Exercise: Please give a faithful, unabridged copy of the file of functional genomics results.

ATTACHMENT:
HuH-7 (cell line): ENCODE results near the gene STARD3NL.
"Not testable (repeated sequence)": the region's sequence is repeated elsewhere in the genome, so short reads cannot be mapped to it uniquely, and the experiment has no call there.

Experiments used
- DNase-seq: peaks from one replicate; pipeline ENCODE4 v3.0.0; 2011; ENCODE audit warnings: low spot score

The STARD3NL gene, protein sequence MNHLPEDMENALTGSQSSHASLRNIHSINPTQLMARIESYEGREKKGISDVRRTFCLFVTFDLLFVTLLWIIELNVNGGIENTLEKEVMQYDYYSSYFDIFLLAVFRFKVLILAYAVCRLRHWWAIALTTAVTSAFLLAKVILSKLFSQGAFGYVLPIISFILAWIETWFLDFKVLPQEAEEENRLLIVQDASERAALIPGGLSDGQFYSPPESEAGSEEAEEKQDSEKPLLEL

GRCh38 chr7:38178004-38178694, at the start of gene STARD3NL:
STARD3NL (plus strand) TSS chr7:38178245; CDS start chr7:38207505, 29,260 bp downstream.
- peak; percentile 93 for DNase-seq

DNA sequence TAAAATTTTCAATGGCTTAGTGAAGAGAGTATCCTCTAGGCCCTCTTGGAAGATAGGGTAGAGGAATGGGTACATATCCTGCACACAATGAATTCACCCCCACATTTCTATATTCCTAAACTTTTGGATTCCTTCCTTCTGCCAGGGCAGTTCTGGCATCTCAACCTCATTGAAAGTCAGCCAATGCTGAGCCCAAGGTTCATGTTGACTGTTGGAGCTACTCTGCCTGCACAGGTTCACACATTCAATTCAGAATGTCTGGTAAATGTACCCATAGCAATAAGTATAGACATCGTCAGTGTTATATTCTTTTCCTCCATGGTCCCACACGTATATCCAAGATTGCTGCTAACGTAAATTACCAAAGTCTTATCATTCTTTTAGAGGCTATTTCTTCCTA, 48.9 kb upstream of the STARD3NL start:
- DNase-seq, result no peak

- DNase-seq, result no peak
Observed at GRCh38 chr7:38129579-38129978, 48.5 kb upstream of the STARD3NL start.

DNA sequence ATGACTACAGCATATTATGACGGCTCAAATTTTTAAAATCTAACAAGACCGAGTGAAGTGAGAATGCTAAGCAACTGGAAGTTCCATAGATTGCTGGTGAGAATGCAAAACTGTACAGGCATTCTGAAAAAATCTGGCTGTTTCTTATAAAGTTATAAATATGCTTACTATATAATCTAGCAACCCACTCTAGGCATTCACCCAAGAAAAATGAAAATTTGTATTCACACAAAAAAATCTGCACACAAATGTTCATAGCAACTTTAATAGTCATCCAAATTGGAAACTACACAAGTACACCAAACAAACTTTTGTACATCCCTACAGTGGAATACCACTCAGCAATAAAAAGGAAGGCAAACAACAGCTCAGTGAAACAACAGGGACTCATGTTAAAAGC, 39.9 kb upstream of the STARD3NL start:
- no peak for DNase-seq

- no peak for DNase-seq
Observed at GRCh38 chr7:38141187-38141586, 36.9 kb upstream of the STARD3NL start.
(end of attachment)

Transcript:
HuH-7 (cell line): ENCODE results near the gene STARD3NL.
"Not testable (repeated sequence)": the region's sequence is repeated elsewhere in the genome, so short reads cannot be mapped to it uniquely, and the experiment has no call there.

Experiments used
- DNase-seq: peaks from one replicate; pipeline ENCODE4 v3.0.0; 2011; ENCODE audit warnings: low spot score

The STARD3NL gene, protein sequence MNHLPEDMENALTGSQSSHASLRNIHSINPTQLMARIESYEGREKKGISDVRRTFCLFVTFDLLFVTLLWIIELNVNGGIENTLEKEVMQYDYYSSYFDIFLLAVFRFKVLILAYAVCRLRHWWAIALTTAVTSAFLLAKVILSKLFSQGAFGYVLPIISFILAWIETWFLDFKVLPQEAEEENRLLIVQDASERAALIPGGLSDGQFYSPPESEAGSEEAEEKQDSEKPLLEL

GRCh38 chr7:38178004-38178694, at the start of gene STARD3NL:
STARD3NL (plus strand) TSS chr7:38178245; CDS start chr7:38207505, 29,260 bp downstream.
- peak; percentile 93 for DNase-seq

DNA sequence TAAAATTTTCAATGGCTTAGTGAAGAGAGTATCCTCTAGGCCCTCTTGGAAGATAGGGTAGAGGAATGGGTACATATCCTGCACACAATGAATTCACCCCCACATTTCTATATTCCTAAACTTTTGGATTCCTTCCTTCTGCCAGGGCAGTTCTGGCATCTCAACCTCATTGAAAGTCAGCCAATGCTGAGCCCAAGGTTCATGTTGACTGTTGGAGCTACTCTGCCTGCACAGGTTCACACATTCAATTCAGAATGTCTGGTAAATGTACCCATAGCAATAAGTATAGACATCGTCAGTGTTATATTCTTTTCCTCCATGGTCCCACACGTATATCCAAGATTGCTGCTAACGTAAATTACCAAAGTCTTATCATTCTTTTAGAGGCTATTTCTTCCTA, 48.9 kb upstream of the STARD3NL start:
- DNase-seq, result no peak

- DNase-seq, result no peak
Observed at GRCh38 chr7:38129579-38129978, 48.5 kb upstream of the STARD3NL start.

DNA sequence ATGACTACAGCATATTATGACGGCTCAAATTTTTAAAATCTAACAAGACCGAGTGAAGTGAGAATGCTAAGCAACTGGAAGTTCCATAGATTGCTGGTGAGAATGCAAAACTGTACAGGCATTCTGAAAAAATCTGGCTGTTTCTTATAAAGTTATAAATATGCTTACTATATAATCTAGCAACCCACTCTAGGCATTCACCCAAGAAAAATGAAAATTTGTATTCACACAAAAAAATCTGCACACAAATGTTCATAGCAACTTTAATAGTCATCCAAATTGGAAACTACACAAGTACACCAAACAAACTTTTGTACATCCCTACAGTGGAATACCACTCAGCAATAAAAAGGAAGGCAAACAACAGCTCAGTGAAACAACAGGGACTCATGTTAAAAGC, 39.9 kb upstream of the STARD3NL start:
- no peak for DNase-seq

- no peak for DNase-seq
Observed at GRCh38 chr7:38141187-38141586, 36.9 kb upstream of the STARD3NL start.